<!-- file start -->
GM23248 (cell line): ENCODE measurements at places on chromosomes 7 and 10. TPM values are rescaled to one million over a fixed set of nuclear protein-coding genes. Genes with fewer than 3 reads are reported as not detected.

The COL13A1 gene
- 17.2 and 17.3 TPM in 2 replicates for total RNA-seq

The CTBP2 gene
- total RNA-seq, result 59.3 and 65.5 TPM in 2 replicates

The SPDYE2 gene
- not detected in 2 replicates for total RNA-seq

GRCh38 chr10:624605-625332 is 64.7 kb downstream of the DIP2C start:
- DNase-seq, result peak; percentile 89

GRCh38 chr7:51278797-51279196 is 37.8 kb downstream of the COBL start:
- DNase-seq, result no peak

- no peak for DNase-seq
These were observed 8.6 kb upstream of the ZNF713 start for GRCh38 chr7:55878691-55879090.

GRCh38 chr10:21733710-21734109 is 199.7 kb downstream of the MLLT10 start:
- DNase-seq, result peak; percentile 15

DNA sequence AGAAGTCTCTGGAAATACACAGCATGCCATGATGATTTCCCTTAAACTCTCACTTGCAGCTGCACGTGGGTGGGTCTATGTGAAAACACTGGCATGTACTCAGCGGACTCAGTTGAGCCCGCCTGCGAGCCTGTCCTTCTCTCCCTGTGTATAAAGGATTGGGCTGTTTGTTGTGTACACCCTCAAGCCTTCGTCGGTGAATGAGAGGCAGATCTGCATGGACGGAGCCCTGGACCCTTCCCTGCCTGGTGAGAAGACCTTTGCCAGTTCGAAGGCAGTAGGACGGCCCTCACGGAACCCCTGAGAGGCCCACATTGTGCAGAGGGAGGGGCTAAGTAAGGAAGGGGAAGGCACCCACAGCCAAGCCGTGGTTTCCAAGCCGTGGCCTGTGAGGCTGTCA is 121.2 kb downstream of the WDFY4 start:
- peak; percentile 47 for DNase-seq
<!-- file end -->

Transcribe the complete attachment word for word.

GM23248 (cell line): ENCODE measurements at places on chromosomes 7 and 10. TPM values are rescaled to one million over a fixed set of nuclear protein-coding genes. Genes with fewer than 3 reads are reported as not detected.

The COL13A1 gene
- 17.2 and 17.3 TPM in 2 replicates for total RNA-seq

The CTBP2 gene
- total RNA-seq, result 59.3 and 65.5 TPM in 2 replicates

The SPDYE2 gene
- not detected in 2 replicates for total RNA-seq

GRCh38 chr10:624605-625332 is 64.7 kb downstream of the DIP2C start:
- DNase-seq, result peak; percentile 89

GRCh38 chr7:51278797-51279196 is 37.8 kb downstream of the COBL start:
- DNase-seq, result no peak

- no peak for DNase-seq
These were observed 8.6 kb upstream of the ZNF713 start for GRCh38 chr7:55878691-55879090.

GRCh38 chr10:21733710-21734109 is 199.7 kb downstream of the MLLT10 start:
- DNase-seq, result peak; percentile 15

DNA sequence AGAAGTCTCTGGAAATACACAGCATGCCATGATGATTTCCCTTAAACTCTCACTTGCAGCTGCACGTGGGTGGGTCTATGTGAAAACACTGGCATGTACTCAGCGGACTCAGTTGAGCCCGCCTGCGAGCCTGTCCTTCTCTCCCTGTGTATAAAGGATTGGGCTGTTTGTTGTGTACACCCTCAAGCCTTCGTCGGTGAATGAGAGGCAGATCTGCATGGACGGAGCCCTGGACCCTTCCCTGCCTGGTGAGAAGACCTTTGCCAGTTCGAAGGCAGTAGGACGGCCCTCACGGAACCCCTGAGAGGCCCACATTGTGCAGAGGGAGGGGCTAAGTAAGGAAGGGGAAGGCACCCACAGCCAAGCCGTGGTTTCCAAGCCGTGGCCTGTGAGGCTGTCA is 121.2 kb downstream of the WDFY4 start:
- peak; percentile 47 for DNase-seq